Lab Rat Chat

14. Squirrel Monkeys and Hepatitis B

October 09, 2020 Lab Rat Chat Season 1 Episode 14
Lab Rat Chat
14. Squirrel Monkeys and Hepatitis B
Show Notes

Lab Rat Chat - Episode 14 with Dr. Christopher Chen from Texas Biomedical Research Institute
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In this episode of Lab Rat Chat, Danielle and I talked with Dr. Christopher Chen, Southwest National Primate Research Center Assistant Director for Research Support at Texas Biomedical Research Institute.  We had an interesting conversation about his lab’s recent development of a new incredible animal model in the squirrel monkey, for the purpose of studying Hepatitis B.  In this episode you’ll learn everything you need to know about Hepatitis B and the important ongoing research working toward cures and treatments for this disease.

Topics discussed in this episode:

  • Dr. Chen’s extensive background and experience throughout his education and career.
  • Hepatitis B background information, including what it is, what it does to the body, how long the disease can last, and much more.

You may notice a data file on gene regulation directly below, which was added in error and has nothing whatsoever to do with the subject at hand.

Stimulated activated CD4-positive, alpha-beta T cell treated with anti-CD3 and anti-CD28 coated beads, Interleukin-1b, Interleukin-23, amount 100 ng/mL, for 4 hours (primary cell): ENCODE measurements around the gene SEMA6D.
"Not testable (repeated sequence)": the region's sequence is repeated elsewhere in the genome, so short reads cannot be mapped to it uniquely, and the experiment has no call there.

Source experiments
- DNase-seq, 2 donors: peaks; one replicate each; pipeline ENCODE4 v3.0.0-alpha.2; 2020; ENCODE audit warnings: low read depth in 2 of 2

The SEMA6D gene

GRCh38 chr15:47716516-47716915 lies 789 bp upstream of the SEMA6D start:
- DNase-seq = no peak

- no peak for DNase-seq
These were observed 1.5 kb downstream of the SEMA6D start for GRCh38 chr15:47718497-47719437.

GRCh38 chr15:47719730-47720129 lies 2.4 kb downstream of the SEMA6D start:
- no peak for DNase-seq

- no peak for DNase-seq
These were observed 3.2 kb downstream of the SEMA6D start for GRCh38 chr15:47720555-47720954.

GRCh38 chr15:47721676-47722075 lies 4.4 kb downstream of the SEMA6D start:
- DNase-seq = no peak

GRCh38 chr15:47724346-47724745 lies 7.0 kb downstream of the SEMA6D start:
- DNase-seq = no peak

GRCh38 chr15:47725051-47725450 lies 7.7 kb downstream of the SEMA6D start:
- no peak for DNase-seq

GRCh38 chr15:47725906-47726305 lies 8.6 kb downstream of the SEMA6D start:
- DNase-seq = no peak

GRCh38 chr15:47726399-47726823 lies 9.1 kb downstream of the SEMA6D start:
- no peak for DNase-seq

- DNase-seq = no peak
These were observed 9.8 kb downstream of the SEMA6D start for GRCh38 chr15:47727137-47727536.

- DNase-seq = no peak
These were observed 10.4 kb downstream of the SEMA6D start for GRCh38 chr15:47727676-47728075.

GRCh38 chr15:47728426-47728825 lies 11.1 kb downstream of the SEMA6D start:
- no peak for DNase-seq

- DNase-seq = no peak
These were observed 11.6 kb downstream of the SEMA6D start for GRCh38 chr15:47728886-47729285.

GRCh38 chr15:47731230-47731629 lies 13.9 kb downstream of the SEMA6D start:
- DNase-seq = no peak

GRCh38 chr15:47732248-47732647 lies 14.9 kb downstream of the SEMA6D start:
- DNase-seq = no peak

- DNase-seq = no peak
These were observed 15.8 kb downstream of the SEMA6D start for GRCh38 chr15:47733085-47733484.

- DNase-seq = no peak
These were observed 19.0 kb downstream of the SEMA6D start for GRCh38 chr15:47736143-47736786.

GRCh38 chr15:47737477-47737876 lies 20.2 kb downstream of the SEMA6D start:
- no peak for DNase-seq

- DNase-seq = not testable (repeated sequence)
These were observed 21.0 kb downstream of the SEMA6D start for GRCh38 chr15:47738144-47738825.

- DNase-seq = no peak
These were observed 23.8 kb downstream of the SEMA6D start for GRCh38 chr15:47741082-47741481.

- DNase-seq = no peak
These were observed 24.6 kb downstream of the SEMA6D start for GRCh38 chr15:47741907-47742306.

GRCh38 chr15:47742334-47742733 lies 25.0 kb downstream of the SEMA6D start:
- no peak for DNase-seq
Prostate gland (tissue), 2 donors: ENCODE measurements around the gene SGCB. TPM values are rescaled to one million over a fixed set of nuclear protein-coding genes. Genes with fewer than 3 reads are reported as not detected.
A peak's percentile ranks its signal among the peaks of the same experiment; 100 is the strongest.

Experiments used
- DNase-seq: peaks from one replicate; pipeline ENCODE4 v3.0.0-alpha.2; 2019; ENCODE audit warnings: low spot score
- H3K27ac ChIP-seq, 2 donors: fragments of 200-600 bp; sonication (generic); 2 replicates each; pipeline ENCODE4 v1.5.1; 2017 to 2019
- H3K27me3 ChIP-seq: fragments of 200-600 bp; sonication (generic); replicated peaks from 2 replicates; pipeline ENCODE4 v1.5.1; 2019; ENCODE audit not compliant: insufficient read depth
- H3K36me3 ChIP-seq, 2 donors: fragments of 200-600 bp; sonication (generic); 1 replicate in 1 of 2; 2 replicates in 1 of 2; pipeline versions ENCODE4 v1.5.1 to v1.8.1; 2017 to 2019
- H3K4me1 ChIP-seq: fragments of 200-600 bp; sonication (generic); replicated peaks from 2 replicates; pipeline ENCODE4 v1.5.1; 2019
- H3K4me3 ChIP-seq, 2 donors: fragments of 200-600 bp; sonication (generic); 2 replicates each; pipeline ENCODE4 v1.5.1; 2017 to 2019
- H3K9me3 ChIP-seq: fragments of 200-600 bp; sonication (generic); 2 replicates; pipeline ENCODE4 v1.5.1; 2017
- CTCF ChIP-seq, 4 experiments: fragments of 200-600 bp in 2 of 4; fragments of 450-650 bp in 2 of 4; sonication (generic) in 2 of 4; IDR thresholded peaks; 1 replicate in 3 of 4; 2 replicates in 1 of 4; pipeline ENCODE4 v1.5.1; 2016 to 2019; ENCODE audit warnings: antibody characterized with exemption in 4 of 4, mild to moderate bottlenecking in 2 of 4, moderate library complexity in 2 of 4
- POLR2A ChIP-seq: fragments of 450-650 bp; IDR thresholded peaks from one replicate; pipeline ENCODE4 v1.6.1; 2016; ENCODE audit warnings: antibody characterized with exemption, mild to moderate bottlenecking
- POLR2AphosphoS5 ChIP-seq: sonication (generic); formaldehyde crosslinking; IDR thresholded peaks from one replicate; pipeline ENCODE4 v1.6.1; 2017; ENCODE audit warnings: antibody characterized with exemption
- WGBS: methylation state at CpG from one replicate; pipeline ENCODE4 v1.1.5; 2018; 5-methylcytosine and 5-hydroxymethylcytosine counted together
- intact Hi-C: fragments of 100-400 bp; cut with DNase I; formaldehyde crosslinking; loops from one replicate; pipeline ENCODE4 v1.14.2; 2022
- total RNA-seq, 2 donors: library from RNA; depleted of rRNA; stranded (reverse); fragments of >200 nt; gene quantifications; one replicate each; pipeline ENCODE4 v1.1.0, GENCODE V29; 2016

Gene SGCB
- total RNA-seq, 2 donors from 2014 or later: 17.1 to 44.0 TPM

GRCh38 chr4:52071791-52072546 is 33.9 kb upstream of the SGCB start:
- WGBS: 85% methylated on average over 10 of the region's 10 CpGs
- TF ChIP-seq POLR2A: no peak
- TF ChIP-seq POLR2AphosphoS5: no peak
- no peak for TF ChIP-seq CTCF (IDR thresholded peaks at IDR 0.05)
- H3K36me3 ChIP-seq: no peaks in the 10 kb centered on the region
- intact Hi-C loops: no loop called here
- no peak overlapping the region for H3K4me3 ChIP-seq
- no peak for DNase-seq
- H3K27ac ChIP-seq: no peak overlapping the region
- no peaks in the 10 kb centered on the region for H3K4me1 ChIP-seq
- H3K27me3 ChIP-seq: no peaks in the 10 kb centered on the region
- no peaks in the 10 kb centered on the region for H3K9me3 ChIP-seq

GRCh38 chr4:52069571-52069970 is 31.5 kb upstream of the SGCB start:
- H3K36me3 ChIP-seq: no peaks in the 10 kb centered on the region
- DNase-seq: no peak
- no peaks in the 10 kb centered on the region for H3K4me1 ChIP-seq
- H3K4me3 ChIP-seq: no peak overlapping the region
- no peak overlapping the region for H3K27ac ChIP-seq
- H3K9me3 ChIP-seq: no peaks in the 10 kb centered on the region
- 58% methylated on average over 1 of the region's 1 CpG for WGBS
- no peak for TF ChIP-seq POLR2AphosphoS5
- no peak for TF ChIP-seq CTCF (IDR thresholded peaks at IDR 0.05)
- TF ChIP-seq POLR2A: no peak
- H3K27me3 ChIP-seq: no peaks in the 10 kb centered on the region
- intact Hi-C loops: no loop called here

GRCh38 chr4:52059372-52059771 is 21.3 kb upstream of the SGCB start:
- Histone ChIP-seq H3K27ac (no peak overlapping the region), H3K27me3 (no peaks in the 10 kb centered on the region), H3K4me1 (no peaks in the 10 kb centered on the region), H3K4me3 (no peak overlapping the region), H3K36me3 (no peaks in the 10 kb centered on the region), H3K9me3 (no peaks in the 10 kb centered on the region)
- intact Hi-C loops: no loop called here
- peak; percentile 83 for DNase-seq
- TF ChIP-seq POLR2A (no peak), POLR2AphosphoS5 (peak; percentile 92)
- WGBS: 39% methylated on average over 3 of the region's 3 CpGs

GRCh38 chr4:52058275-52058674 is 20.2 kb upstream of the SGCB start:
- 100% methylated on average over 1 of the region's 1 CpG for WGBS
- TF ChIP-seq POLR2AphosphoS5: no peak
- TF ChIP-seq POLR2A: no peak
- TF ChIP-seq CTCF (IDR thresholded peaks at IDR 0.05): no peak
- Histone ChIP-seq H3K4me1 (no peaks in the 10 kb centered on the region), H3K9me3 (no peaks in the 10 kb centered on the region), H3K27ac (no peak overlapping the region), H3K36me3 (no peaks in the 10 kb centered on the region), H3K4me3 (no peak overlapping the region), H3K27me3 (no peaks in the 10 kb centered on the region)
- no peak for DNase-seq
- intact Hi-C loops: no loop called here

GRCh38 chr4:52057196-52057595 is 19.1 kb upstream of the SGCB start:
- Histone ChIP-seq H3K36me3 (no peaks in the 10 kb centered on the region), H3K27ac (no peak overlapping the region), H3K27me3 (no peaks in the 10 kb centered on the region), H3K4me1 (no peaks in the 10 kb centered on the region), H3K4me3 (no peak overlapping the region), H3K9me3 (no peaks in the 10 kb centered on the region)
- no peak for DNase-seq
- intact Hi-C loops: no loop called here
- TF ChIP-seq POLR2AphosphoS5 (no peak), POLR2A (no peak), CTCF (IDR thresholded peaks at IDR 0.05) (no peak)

• The storied history of hepatitis B and C research, including the development of a vaccine for hepatitis B and a cure for hepatitis C, at Texas Biomedical Research Institute.
  • The process of developing a squirrel monkey animal model for hepatitis B research and why the squirrel monkey makes for such a great model.
  • Future directions for hepatitis B research now that the squirrel monkey model has been developed.

Notable quotes:

“The goal is to find some related monkey to wooly monkeys that would support the infection of this wooly monkey HBV chronically, so squirrel monkeys are closely related, and they have conserved residues of other receptors.”

“Took the viral genome from wooly monkey HBV and inserted into another virus that infects the liver quite readily, it’s called adeno-associated virus…we essentially gutted the adeno-associated virus genome and replaced it with this wooly monkey HBV genome and that allowed us to get the virus to very readily infect the liver cells of the squirrel monkey, and once it was in the liver cells, it would naturally replicate and you would get wild-type wooly monkey HBV being produced.”

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